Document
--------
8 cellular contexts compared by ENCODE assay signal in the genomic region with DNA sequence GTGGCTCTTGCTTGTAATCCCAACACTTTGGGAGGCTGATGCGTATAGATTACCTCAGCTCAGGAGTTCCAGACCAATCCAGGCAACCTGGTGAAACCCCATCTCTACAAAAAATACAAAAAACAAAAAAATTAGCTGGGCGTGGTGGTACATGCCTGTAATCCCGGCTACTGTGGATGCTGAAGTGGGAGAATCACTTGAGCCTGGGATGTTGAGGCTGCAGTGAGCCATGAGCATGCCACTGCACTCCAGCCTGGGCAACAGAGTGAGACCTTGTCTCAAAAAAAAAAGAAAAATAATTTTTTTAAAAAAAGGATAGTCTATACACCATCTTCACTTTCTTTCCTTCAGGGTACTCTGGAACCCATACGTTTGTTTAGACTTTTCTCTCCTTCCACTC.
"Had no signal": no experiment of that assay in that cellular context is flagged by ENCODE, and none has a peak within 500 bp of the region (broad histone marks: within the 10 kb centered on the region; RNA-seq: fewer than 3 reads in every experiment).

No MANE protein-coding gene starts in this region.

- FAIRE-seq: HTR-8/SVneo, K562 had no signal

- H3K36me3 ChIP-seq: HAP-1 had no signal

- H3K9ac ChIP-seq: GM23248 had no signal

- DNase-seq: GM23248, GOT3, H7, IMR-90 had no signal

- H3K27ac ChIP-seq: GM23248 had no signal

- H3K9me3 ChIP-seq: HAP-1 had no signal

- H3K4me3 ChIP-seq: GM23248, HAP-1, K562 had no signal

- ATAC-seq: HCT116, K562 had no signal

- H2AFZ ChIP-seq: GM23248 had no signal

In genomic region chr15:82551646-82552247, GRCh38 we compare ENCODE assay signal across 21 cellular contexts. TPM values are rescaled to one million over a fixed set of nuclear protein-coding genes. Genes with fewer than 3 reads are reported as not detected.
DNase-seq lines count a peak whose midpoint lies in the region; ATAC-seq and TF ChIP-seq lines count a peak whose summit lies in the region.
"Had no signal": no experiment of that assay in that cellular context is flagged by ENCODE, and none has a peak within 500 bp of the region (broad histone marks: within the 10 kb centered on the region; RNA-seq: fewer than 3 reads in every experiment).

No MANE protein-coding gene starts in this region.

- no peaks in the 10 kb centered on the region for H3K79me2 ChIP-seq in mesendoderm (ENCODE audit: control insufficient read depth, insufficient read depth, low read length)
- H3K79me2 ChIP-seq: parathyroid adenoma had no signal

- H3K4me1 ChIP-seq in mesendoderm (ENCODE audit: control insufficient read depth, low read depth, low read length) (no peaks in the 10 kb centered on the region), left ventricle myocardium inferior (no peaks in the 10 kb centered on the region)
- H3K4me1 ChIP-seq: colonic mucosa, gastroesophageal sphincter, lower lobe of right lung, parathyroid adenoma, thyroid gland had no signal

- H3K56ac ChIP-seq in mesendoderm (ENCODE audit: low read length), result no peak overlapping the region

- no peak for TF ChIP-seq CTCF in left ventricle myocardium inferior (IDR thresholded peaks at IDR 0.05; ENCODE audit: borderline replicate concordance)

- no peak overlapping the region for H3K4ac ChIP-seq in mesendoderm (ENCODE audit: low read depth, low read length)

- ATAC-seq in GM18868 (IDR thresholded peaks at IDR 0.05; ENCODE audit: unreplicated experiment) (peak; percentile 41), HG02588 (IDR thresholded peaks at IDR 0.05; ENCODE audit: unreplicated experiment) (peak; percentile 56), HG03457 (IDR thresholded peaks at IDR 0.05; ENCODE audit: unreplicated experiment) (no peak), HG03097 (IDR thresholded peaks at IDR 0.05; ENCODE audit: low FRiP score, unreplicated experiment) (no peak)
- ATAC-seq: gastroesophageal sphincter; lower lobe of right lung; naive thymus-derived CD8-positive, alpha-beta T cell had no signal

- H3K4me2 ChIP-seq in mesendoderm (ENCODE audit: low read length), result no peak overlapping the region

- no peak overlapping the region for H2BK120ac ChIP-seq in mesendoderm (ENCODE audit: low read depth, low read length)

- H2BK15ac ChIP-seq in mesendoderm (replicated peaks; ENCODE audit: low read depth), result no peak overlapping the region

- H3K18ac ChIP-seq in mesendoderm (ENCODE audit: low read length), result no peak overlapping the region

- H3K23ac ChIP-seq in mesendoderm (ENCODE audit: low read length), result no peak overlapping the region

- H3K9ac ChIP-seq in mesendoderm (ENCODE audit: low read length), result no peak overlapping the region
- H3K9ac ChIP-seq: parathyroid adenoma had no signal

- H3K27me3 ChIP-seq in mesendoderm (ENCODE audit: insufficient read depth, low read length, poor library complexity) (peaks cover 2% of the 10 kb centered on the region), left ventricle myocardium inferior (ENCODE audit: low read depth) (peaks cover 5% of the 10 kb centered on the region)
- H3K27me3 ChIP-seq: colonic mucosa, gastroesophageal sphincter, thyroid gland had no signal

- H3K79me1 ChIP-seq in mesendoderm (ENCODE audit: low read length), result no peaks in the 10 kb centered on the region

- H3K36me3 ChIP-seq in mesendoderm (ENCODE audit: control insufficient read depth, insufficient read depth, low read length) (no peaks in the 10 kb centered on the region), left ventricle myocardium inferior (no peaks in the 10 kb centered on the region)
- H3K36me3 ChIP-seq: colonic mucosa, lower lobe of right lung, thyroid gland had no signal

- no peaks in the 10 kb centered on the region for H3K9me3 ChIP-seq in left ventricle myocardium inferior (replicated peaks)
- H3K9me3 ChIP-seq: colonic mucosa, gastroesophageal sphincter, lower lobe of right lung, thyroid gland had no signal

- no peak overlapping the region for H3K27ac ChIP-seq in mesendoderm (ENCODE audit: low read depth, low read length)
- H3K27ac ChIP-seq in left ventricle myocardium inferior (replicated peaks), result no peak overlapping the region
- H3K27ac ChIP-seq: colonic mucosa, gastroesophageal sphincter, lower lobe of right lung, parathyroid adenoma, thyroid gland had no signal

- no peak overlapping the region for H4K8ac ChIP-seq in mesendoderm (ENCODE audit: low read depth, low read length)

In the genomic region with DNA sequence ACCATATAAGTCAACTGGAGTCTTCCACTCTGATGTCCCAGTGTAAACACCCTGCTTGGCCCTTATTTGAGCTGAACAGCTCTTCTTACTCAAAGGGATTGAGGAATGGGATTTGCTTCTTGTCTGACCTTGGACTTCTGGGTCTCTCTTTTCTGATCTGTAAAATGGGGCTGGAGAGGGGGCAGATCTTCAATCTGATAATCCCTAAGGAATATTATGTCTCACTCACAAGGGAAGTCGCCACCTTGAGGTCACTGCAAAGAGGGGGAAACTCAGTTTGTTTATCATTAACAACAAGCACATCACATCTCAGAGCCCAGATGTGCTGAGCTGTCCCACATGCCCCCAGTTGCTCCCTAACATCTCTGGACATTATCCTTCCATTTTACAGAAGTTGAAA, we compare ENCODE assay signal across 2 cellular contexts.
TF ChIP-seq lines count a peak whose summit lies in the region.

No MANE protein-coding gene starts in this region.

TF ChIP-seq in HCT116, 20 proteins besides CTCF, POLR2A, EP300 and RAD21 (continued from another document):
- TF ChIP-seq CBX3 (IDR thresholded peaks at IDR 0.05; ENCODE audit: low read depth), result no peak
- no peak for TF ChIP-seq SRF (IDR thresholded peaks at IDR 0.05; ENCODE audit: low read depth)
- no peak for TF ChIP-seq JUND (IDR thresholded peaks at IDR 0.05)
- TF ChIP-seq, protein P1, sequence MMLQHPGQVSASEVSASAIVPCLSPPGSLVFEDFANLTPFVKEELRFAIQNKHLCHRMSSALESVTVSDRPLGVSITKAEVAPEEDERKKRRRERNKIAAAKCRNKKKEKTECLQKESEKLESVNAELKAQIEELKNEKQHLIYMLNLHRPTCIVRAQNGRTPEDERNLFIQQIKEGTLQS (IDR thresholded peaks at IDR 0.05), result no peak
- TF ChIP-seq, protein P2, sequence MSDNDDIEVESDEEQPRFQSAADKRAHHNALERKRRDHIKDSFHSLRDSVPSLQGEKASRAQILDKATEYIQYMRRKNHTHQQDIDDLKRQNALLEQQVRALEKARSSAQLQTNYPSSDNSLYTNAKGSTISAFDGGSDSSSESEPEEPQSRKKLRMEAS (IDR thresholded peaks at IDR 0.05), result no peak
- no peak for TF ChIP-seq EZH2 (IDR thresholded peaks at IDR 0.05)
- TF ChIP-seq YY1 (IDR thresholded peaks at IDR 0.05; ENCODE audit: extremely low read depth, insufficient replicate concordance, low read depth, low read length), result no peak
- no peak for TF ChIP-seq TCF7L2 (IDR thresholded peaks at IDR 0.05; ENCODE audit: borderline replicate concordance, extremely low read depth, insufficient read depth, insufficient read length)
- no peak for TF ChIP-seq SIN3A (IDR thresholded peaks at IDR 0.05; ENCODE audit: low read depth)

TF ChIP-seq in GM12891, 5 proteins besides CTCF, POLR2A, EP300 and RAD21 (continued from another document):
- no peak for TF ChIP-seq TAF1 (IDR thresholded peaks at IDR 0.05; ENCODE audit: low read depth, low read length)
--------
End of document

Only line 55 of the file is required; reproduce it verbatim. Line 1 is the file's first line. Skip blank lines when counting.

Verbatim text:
- no peak for TF ChIP-seq TCF7L2 (IDR thresholded peaks at IDR 0.05; ENCODE audit: borderline replicate concordance, extremely low read depth, insufficient read depth, insufficient read length)